Latest 3.1.158
License MIT
Platforms ios 9.0

Clean Architecture

Build Status

  1. Description
  2. Rationale
  3. Motivation
  4. Applicability
  5. Structure
  6. Implementation
  7. Demo


Clean Architecture is a Framework that will help create a separation of concerns in your application;
it is greatly inspired by Uncle Bob’s Clean Architecture. You can find more about it at The Clean Code Blog


Design reuse over code reuse

  • Predefines the design parameters so that the implementers can concentrate on the specifics of the application.
  • Defines the overall structure, its partitioning into classes and objects, the key responsibilities thereof, how the classes and objects collaborate, and the thread of control.
  • It’s not meant to help you write less code, it’s meant to help you have a unified code base design.


Separating the concerns of your application on different layers according to their responsibilities will enable you to embrace change and have a software structure more flexible.

Instead of creating an upfront design embrace a design that will allow your project to evolve.

Your application details (the user interface for example) should depend on your business logic and not the other way around.

Having a concise and cohesive design across your application can help boost productivity, refactoring and maintenance in general.


There are many ways to structure an application and if the overall architecture is not implicit from the beginning developers could end creating different structures for different features of the project; but creating a rigid architecture at the beginning could be even more harmful as after a while the project might look a bit different to what the developers originally had in mind.

Even worse, hoping to be able to create an upfront design that will suffice the project at the beginning and will last forever has been proved to be rather complicated and even leading projects to their doom.

Deciding what architecture you should implement in your project is difficult at the beginning, because most of the time the project evolves with the code itself and before starting to code there is little information on the inner workings of the application hence little is known of how it should be designed.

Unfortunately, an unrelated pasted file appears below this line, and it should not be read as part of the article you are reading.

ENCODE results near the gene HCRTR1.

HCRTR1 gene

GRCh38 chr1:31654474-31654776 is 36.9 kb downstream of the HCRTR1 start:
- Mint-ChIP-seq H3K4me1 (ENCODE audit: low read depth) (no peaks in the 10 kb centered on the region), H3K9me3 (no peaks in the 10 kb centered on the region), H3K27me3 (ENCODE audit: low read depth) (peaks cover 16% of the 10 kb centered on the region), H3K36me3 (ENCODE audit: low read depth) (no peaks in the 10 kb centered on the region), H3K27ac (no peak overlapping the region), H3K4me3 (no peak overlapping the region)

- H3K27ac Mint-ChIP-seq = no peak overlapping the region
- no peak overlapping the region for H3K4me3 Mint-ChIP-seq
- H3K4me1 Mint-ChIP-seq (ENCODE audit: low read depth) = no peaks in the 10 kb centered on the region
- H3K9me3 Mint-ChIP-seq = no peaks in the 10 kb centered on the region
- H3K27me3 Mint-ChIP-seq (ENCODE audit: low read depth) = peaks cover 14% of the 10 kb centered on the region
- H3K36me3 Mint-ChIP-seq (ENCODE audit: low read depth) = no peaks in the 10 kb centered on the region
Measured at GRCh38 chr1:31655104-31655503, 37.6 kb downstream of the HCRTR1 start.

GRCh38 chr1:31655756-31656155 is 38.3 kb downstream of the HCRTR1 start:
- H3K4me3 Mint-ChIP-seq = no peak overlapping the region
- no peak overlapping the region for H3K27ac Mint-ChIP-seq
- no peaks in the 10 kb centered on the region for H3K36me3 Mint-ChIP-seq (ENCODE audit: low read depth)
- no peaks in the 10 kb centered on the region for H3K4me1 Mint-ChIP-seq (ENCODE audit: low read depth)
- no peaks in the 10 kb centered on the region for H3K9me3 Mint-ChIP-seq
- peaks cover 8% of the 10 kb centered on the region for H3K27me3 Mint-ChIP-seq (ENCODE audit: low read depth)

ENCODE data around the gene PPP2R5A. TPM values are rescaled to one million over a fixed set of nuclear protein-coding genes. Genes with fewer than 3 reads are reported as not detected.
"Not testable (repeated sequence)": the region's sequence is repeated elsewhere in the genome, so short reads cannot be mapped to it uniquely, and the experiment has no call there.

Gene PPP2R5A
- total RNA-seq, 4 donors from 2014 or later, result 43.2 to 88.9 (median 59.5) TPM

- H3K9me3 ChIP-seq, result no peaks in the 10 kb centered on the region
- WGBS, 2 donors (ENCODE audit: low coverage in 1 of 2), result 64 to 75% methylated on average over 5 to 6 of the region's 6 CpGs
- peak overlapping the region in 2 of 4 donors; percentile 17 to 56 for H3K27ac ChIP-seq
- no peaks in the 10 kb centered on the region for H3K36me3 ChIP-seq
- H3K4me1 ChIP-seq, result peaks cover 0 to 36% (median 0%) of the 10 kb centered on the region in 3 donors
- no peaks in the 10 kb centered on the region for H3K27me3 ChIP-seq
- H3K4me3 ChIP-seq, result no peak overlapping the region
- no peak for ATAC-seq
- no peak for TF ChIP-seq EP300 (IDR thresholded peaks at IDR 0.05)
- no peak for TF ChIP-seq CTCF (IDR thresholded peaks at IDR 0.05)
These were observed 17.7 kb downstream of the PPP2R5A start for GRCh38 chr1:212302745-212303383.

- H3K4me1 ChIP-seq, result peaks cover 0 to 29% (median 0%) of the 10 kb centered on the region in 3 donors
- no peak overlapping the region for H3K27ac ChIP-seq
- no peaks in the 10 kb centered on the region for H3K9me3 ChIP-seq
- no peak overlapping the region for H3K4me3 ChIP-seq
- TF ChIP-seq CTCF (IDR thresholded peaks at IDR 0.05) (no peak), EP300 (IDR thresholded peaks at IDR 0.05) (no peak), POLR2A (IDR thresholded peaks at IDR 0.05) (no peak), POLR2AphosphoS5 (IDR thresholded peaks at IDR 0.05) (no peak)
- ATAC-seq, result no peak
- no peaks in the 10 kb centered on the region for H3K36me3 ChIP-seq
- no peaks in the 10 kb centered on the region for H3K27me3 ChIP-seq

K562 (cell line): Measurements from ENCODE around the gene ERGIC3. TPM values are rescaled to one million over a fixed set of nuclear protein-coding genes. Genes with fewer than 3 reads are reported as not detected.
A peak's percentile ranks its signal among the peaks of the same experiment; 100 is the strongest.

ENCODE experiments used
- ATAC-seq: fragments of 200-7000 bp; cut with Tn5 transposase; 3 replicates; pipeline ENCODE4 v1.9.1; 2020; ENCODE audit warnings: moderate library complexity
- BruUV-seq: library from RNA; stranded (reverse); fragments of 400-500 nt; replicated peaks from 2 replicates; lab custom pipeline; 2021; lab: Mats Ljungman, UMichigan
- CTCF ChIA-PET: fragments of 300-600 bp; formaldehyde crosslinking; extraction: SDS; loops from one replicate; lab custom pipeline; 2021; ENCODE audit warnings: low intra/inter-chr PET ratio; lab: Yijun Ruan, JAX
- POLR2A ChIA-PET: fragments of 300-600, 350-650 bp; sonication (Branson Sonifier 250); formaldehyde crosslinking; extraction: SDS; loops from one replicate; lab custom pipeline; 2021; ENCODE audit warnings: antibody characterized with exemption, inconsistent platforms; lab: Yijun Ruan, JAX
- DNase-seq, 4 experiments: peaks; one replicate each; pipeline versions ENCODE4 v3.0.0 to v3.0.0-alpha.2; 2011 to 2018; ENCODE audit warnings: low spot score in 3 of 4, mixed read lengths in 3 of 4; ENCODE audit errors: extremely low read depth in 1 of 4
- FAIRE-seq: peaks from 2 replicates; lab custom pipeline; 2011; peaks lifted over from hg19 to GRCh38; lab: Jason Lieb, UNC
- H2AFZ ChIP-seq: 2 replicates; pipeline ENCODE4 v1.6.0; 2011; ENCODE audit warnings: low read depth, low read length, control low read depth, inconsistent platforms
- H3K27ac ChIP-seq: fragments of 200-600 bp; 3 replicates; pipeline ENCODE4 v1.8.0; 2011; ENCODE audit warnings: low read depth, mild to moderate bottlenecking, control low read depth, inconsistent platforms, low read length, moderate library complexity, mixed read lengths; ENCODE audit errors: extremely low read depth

Deciding for very complex and rigid architecture since the beginning could lead your project to a dooming failure; the more complex the architecture the more difficult to implement and even the slightest change requires a big effort creating boiler plate like protocols and delegates that are little meaningful for a small project.

On the other hand, deciding for a very basic or no architecture at all could be useful at the beginning but once the project starts to grow the structure will reach its limit and wear off.

This lead us to the big question: What could be a good architecture than can be used for a small project but will also support it growing to big and complex one?

While having different architectures in an application doesn’t harm directly the functionality in itself it can definitely harm the maintenance and make it difficult to refactor or allow changes in general.

  • Without architecture your code has no structure.
  • Without experience on the project you don’t know what architecture to implement.
  • Without refactoring the code starts to rot and decay.
  • Without changes you cannot implement new features or modify existing ones.


Any application written in Swift targeting iOS 9 or higher.

It doesn’t matter if your application consists of just one screen or several dozens. Clean Architecture is perfect for big and modularized projects, but it’s boiler plate foot print is so low than even the simplest application can benefit from implementing it.

Ideally for new projects, but it is also possible to implement it in an existing application by an in-depth refactoring.

Monolithic and modularized projects can benefit from Clean Architecture.


Clean Architecture follows the Dependency Inversion Principle.

Lower level policies depend upon higher level policies, and higher level policies are able to communicate to lower level ones through the use of interfaces or protocols.